Meta-analysis of incidence rate data from prospective single-group cohorts of medical therapy alone for asymptomatic carotid stenosis showed that the incidence rate of ipsilateral stroke was low (1.68% per year), particularly in studies conducted in the past decade (1.13% per year). Being at relatively low risk for ipsilateral stroke, asymptomatic patients receiving best-available medical therapy may benefit from either revascularization procedure only if periprocedural complications can be minimized. Most adults with asymptomatic stenosis are likely to benefit from best-available medical therapy alone (72). At the same time, there are certain high-risk groups of patients for whom medical therapy may not be sufficient who may be at an increased risk for stroke. Recent studies suggest methods (for example, the detection of microemboli, ulceration, or intraplaque hemorrhage) that can help identify high-risk patients with asymptomatic carotid stenosis who may benefit from invasive interventional procedures (67, 68, 73).
In older RCTs that compared CEA and medical therapy alone, the composite primary end point of ipsilateral stroke included the periprocedural outcome of stroke or death, whereas in recent RCTs comparing CAS with CEA, the composite periprocedural outcome also included myocardial infarction. Recent RCTs showed that the CEA group had more periprocedural myocardial infarctions, whereas the CAS group had more periprocedural strokes. In 1 RCT, even a minor periprocedural stroke had a greater effect on physical and mental health status at 1 year, as measured by the 36-Item Short Form Health Survey, than did periprocedural myocardial infarction (17). Further research is needed to evaluate the effect of periprocedural myocardial infarction in the long-term prognosis of patients having invasive carotid artery procedures.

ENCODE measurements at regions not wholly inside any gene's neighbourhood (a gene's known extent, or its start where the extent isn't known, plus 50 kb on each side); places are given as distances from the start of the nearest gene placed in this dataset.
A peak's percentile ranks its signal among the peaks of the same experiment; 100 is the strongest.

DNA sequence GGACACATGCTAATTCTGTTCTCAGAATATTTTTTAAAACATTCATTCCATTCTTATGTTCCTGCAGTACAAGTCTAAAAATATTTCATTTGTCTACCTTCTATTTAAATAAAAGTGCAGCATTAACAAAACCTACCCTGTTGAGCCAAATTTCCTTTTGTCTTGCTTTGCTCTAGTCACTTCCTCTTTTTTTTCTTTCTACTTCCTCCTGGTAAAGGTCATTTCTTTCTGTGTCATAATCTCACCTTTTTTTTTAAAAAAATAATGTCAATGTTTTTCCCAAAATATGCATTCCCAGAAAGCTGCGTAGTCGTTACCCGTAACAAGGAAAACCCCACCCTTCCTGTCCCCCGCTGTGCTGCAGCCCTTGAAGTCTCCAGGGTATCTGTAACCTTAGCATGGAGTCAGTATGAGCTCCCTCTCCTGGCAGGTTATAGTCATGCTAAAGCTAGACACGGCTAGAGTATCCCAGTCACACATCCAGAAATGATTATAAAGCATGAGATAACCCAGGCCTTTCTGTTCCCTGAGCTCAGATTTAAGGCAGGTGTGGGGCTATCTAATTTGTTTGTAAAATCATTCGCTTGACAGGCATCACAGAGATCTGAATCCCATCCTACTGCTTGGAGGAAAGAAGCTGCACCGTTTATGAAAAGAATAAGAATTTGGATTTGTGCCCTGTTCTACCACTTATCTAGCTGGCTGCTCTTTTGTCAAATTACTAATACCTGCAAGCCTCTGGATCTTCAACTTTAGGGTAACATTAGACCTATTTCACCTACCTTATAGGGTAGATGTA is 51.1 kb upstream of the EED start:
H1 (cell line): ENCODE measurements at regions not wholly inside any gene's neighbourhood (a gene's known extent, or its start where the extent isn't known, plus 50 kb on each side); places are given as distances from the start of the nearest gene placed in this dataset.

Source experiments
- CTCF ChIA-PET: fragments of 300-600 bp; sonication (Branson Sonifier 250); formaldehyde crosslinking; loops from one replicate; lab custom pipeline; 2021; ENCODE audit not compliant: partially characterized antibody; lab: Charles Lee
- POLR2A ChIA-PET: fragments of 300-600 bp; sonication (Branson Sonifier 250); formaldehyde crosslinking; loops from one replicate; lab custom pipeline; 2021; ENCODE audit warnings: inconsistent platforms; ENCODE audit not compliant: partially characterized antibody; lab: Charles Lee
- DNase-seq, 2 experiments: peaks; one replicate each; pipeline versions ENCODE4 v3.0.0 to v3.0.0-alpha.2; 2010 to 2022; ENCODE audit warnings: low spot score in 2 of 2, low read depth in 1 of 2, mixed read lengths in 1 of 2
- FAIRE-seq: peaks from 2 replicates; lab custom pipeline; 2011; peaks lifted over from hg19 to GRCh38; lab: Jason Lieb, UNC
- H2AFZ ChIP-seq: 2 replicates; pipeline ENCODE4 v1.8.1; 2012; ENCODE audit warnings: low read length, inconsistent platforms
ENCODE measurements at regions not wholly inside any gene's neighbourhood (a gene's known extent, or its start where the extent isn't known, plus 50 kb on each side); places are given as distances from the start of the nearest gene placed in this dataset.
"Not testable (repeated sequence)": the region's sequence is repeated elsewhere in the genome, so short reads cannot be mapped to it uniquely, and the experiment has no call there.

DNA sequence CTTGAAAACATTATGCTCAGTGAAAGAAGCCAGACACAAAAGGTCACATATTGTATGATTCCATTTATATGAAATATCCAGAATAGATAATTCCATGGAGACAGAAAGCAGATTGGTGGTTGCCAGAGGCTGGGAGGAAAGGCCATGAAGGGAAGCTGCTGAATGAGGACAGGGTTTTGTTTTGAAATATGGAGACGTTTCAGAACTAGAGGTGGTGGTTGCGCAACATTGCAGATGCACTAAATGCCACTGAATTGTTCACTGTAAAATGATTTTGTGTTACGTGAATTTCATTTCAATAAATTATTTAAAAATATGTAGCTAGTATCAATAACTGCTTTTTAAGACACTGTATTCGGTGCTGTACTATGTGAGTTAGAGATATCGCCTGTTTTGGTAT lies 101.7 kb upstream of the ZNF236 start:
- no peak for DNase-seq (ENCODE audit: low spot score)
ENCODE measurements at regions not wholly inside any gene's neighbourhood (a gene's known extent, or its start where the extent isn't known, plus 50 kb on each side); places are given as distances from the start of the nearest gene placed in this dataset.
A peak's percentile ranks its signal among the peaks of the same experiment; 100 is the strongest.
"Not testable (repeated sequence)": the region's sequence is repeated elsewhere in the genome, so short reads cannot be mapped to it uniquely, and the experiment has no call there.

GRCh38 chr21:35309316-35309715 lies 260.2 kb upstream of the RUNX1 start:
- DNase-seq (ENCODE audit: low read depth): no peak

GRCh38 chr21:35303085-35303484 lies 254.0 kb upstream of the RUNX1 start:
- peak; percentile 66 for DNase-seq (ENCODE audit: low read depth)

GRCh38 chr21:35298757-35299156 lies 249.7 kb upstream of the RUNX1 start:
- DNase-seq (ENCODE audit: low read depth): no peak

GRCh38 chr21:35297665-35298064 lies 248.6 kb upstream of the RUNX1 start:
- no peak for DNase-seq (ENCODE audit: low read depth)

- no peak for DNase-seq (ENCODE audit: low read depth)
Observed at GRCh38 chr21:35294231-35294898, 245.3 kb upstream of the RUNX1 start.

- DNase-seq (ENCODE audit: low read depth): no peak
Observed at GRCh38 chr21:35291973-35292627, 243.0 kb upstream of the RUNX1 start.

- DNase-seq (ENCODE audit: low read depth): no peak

According to recent guidelines, prophylactic CEA is reasonable (class IIa recommendation, as designated by the American Heart Association) in persons with stenosis greater than 70% who are at low risk for perioperative complications and that CAS rather than CEA should be used when revascularization is indicated but neck anatomy is unfavorable for arterial surgery (74). Across the guidelines published in 2011, the strength of the recommendations for revascularization in asymptomatic carotid stenosis varies considerably (74–76). The lack of concordance on the strength of the recommendation among these guidelines may relate to insufficient evidence. The absence of contemporary evidence (for CEA) and the paucity of direct evidence (for CAS) comparing best medical therapy to these interventions emphasize the need for a large trial in asymptomatic persons that defines the role of revascularization techniques to reduce stroke due to atherosclerotic plaque compared with current best medical therapy.
To put our findings in context, we searched MEDLINE for recent (published since 2010) reviews on this topic. Our searches identified 7 systematic reviews including 3 to 7 RCTs each (Supplement). Six reviews compared CAS versus CEA (77–82), and 1 compared CEA versus medical therapy alone (83). Our findings and those of the other reviews were consistent, even though most other reviews combined symptomatic and asymptomatic populations and excluded NRCSs. Our meta-analysis of single-group cohorts for medical therapy alone concurred with a previous analysis that examined only 11 selected studies (72). In addition, through application of advanced statistical methods, our findings emphasize the reduced incidence of ipsilateral stroke in recent years, among asymptomatic populations managed with medical therapy alone.